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Moral judgements have no place in Australian social policy.

By Philip Mendes - posted Tuesday, 11 May 2004

The Labor Party leader Mark Latham has called for welfare payments to be conditional on people making an effort to learn new skills, improve their health, educate their children, and, whenever possible, accept new work opportunities. These conditions or contracts would be supervised by case managers. Potential sanctions for anti-social behaviour could include fining parents of truant children, and requiring parents of teenage delinquents to sign parental responsibility contracts. Latham’s comments suggest a re-moralising of Australian social policy.

The Australian welfare state has never been entirely free from moral judgements about the behaviour of the poor. The Commonwealth old age pension introduced in 1909 was limited to those defined as being “of good character”. Aborigines, ex-prisoners, Asians, drunks, and men who had deserted their families were specifically excluded. A more inclusive age pension was not introduced till 1947. In addition, unmarried mothers were deemed to be irresponsible and immoral, and were granted Commonwealth support only for a short period prior to and immediately following the birth. Many were forced to place their children in adoption prior to the introduction of the Supporting Mothers Benefit in 1973.

Australian charities continued to investigate the character of individual applicants, and to demand evidence of temperance, industriousness, frugality, and moral restraint as a condition of receiving assistance. The Monash University historian Mark Peel has documented in stark detail the methods used by Victoria’s Charity Organisation Society in the 1930s to separate the genuinely needy from those judged to be liars and cheats. The latter were identified by their gestures, expressions, dress and physical surroundings. Evasive eyes and a smirking manner were a dead give away. Another academic, Michael Wearing, argues that religious welfare agencies continue these practices today in making moral judgements about those seeking emergency relief.


There appears to be a concerted campaign to reintroduce moral judgements into the provision of mainstream income-security payments. One key source of pressure is the neoliberal think tank, the Centre for Independent Studies. In 2000 they published a book-length pamphlet titled Behavioural Poverty which attributed poverty to the “anti-social and self-destructive behaviour” of those afflicted. According to the author Lucy Sullivan, poverty was caused not by low incomes but rather by irresponsible spending on alcohol, cigarettes, drugs and gambling. More recently Peter Saunders from the CIS has damned the Senate Poverty Report (pdf, 493KB), A hand up not a hand out, arguing that it fails to acknowledge that "irresponsible behaviour" (defined as “excessive expenditure on smoking, drinking and gambling as well as incurring high levels of debt”) is a key cause of poverty.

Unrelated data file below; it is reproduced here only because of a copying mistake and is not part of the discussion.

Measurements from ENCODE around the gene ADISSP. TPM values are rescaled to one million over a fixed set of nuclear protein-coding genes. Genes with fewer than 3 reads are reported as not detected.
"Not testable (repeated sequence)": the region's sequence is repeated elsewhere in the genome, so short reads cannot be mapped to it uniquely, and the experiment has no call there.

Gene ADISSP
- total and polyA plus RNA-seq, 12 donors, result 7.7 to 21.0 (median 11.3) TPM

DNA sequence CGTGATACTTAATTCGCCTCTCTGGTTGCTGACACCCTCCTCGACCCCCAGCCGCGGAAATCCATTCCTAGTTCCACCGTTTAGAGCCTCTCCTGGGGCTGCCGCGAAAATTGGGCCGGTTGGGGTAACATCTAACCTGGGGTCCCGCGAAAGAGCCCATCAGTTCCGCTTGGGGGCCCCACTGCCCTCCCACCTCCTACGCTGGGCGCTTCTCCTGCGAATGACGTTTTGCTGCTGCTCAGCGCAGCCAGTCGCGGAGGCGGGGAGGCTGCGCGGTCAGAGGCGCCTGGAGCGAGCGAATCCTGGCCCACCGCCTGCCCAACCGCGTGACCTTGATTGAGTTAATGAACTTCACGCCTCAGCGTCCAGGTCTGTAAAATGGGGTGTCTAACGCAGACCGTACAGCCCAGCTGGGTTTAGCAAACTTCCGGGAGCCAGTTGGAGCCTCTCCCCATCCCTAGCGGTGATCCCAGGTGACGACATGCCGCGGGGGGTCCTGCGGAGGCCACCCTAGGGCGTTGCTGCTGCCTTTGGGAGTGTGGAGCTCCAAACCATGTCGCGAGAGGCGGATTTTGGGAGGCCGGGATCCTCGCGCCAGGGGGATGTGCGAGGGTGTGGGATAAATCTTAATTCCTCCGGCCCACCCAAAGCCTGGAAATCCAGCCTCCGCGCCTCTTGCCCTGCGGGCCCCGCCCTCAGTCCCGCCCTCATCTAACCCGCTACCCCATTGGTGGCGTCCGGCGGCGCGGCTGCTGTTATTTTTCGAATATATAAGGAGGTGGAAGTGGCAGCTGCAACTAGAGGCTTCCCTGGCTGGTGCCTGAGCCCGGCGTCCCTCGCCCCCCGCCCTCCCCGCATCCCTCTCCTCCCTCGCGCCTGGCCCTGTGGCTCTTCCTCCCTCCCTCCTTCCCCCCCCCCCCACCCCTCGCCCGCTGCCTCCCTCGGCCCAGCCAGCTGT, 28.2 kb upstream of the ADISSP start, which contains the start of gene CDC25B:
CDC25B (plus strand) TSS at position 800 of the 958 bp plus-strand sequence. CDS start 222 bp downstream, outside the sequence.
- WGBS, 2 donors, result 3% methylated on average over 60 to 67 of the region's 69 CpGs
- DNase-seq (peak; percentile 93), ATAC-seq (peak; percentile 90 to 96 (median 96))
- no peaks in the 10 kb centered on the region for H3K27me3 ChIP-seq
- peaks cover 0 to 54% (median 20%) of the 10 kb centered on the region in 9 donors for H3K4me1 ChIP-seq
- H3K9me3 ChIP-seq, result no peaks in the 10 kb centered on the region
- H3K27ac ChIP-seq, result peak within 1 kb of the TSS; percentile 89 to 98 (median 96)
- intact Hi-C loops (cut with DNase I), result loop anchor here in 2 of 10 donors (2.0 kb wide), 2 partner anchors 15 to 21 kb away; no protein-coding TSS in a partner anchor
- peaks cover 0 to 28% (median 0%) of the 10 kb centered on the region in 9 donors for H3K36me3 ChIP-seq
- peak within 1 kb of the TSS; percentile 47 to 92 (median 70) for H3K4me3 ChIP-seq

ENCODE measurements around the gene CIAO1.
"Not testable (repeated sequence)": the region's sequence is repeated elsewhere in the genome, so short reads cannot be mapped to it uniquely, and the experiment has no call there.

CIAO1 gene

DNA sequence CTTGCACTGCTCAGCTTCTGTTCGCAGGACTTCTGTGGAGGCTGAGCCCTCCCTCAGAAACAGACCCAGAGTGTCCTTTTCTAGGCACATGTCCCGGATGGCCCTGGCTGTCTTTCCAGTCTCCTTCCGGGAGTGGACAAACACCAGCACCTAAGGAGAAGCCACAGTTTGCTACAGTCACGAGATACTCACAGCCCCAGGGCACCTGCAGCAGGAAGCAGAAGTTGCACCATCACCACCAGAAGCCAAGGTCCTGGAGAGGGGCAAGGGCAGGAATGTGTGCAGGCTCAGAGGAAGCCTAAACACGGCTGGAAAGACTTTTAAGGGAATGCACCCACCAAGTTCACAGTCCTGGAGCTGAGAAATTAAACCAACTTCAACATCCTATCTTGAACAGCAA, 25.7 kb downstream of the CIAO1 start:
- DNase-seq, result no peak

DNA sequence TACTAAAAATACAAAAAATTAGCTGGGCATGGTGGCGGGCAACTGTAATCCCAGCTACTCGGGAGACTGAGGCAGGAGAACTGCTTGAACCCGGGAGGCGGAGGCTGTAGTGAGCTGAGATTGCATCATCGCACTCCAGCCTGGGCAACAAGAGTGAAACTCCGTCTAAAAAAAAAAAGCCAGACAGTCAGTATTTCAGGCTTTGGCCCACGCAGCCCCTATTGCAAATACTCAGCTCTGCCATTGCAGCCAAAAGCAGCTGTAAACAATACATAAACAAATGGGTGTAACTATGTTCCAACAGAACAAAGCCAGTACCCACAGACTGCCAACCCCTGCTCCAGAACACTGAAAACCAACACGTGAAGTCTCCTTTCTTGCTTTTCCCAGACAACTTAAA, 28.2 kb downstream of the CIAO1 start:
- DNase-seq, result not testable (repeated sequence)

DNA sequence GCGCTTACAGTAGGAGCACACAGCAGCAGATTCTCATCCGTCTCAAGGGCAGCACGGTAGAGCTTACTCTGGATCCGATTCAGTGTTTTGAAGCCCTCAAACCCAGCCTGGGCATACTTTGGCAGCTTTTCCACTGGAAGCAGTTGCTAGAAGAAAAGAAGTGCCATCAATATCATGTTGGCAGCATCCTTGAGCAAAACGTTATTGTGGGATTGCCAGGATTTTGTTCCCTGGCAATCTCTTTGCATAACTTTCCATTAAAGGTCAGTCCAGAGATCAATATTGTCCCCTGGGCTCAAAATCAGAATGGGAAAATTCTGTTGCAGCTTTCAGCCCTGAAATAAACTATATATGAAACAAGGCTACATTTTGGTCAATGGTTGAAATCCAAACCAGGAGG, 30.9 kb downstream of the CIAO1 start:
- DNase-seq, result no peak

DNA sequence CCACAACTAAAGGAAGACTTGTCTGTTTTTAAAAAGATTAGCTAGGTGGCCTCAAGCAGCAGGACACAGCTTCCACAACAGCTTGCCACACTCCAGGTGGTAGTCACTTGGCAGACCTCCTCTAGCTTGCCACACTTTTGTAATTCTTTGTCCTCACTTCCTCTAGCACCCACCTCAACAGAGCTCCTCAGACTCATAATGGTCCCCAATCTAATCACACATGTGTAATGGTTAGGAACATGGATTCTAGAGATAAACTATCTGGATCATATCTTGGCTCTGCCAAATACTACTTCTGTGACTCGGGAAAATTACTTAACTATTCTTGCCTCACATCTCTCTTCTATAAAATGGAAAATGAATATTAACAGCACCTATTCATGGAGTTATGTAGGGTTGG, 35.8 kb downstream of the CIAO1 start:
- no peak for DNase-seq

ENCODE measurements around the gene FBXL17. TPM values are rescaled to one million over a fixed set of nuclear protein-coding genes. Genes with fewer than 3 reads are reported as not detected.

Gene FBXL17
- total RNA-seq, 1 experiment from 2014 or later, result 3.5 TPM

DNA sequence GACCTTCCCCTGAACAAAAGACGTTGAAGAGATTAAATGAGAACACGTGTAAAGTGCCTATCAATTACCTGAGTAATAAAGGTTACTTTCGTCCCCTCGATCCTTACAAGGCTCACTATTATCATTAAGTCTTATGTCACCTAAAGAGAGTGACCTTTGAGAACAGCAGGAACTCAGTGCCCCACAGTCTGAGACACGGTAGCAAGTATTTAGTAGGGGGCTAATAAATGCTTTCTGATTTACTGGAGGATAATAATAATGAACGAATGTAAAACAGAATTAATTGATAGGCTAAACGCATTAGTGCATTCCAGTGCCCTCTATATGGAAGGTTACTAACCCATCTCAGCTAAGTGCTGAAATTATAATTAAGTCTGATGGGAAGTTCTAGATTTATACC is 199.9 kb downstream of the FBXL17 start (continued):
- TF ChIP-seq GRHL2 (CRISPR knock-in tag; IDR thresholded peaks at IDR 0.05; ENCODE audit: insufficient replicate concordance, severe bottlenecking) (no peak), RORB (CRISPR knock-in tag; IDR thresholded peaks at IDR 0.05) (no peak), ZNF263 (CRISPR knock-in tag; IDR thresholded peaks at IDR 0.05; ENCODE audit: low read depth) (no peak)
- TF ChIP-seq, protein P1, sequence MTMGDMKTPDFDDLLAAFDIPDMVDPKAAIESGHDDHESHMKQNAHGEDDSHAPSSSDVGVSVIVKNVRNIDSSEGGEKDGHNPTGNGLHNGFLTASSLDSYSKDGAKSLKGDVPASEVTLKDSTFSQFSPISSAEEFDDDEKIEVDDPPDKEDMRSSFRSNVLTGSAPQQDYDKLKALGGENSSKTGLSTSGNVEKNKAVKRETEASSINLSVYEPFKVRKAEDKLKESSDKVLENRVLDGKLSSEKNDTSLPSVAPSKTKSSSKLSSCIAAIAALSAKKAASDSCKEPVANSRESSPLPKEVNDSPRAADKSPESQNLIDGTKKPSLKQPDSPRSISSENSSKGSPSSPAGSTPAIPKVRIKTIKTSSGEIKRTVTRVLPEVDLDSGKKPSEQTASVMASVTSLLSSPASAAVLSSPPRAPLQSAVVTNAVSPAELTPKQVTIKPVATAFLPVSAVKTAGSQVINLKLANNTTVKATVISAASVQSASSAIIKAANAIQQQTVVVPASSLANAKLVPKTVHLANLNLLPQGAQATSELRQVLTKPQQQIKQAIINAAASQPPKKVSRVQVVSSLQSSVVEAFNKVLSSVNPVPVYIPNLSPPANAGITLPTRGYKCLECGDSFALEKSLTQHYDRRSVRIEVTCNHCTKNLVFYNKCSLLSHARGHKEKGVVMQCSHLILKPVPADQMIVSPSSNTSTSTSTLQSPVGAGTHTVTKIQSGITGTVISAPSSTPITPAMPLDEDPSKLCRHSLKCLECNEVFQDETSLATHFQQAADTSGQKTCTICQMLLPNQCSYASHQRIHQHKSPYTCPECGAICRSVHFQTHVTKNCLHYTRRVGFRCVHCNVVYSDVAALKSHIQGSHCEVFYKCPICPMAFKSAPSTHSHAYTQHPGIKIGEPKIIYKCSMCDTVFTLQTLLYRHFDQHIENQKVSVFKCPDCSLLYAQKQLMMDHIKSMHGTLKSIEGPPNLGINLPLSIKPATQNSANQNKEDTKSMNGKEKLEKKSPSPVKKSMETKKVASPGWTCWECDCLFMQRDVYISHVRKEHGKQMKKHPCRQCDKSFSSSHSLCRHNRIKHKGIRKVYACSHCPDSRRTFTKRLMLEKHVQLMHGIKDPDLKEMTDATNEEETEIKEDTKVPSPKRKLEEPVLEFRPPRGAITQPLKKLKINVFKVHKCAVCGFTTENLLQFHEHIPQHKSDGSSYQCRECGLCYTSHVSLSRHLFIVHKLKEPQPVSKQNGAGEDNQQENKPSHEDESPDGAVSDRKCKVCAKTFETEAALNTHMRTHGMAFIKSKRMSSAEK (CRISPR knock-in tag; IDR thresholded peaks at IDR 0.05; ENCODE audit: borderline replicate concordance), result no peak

The influence of the CIS can be seen in the views expressed by their ally, the Federal Minister for Employment Tony Abbott, regarding the impact of drinking and gambling on poverty, and in the oft-stated preference of Prime Minister Howard for greater involvement of charities in welfare provision.

In contrast, Mark Latham and the ALP appear to take their lead from the UK Labour Government which has introduced both parental responsibility orders, and an anti-social Behaviour Act designed to deter families from involvement in crime and drug and alcohol abuse. A prominent backbench Labor MP, Frank Field, has written a book titled Neighbours from Hell which urges the government to go even further, and withhold housing benefits from anti-social tenants.

Such proposals seek to reverse the historical emphasis of the welfare state on structural rather than individualistic explanations of poverty. They seem to assume without any hard evidence that welfare recipients are more likely than others to engage in irresponsible and imprudent behaviour. And they imply that those making the judgements are free of such imperfections.

The unemployed and, more recently, sole parents are already exposed to considerable policing and surveillance under the existing mutual obligation framework. Plans for further intrusions into their private lives would arguably involve a discriminatory and coercive restriction of their civil rights.

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About the Author

Associate Professor Philip Mendes is the Director of the Social Inclusion and Social Policy Research Unit in the Department of Social Work at Monash University and is the co-author with Nick Dyrenfurth of Boycotting Israel is Wrong (New South Press), and the author of a chapter on The Australian Greens and the Israeli-Palestinian Conflict in the forthcoming Australia and Israel (Sussex Academic Press).

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